Would a lottery winner have to claim the after-tax winnings as income on their tax returns?

Dec 20, 2018
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If an individual wins the lottery and opts to take the cash option, after the federal tax is taken will the individual have to claim the balance as income when it comes time to file their income tax returns?

When you win a major lottery prize, it is important to seek legal and tax advice. It is a life-changing event. If you won the Pennsylvania Lottery, you would have taxes withheld on both the federal and state level.

At the federal level, if you win over $600 and the winnings are at least 300 times your wager, you should expect to receive a Form W-2G. In addition, any winnings in excess of $5,000 from sweepstakes, wagering pools, and lotteries are subject to a 24 percent federal withholding rate (formerly 25 percent), beginning after Dec. 31, 2017. Pennsylvania requires a W-2G to be issued for prize claims over $600. Similar to the federal law, the withholding threshold is $5,000, and the state withholding rate is 3.07 percent.

Example 1 (withholding rates)

Lottery Prize

$100,000,000

Federal Withholding @ 24%

24,000,000

PA Withholding @ 3.07%

3,070,000

Net Cash Received

72,930,000

 

It is important to note that Example 1 only covers withholding. Under federal law, lottery winnings are considered taxable income (IRC Section 61). In our example above, you would fall in the highest tax bracket regardless of filing status, and would be subject to an income tax rate of 37 percent. Under Act 84 of 2016, Pennsylvania moved to also make lottery winnings taxable at the income tax rate of 3.07 percent.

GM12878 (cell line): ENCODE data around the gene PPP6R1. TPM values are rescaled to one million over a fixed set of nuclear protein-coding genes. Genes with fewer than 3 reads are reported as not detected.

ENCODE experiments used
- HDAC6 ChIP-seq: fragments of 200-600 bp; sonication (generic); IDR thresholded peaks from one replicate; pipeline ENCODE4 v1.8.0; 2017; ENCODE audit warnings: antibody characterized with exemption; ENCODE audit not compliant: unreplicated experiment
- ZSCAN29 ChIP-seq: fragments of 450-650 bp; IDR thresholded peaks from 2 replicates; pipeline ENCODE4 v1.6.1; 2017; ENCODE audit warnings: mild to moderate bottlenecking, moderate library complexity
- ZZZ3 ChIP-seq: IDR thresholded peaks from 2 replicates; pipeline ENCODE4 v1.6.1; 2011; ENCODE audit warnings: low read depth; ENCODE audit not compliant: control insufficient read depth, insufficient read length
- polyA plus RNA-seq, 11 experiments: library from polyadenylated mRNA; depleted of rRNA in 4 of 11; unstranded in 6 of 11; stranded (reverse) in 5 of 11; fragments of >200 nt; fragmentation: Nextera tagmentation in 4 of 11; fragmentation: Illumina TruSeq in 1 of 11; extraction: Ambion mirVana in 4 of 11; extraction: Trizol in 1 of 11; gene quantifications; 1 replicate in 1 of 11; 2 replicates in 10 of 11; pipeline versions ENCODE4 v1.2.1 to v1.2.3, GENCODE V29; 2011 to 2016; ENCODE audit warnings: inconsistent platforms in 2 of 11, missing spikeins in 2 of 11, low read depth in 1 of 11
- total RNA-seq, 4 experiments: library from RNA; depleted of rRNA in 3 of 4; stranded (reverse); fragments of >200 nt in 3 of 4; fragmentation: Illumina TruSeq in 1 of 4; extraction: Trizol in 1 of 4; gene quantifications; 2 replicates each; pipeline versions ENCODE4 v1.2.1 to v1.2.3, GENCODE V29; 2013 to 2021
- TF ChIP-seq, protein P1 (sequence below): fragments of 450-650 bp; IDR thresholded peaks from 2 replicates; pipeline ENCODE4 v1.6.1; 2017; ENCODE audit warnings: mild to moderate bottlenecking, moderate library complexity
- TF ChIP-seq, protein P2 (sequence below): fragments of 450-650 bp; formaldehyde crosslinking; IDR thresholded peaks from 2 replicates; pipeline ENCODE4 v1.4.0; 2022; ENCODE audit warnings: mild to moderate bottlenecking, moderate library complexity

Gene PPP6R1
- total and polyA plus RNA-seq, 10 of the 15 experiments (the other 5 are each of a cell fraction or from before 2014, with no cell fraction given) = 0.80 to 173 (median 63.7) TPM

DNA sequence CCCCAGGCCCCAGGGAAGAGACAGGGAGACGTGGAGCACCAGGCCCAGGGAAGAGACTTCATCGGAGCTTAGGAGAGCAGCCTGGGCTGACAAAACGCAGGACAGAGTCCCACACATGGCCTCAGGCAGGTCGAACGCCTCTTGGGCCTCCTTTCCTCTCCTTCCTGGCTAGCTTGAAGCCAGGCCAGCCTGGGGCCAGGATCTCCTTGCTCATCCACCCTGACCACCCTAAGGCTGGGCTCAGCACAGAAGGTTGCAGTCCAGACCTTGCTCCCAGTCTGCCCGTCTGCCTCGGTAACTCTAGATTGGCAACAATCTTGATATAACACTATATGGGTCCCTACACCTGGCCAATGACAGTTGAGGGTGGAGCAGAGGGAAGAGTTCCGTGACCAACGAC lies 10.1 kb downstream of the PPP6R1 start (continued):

Example 2 (income tax owed)

Lottery Prize

$100,000,000

Federal Income Tax @ 37%

37,000,000

PA Income Tax @ 3.07%

3,070,000

Net Cash After Tax

59,930,000

 

As you can see, when comparing the withholding amounts versus the income tax that you will owe, it appears that you will have underpaid when looking at the federal tax return by $13,000,000. Pennsylvania makes it a little easier for taxpayers since withholds are at the flat state income tax rate.

For more resources, check out PICPA’s Money & Life Tips, Ask a CPA, or CPA Locator.

Answered by: Christopher R. Cicalese, CPA, MSTFP, is a manager at Alloy Silverstein Shapiro Adams Mulford Cicalese Wilson & Co. in Cherry Hill, N.J.

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Disclaimer:
The responses are based on the limited information provided by the questioner and apply the laws and regulations at the time of posting. Other options could arise as rules and regulations may change over time, including but not limited to the passage of the Tax Cuts and Jobs Act of 2017. They are intended to provide general information, not specific accounting or tax advice; they are not intended or written to be used and cannot be used for the purpose of avoiding or evading taxes or penalties under the IRS code or regulations. Views expressed do not imply an opinion of the PICPA, its officers, directors, employees, or members.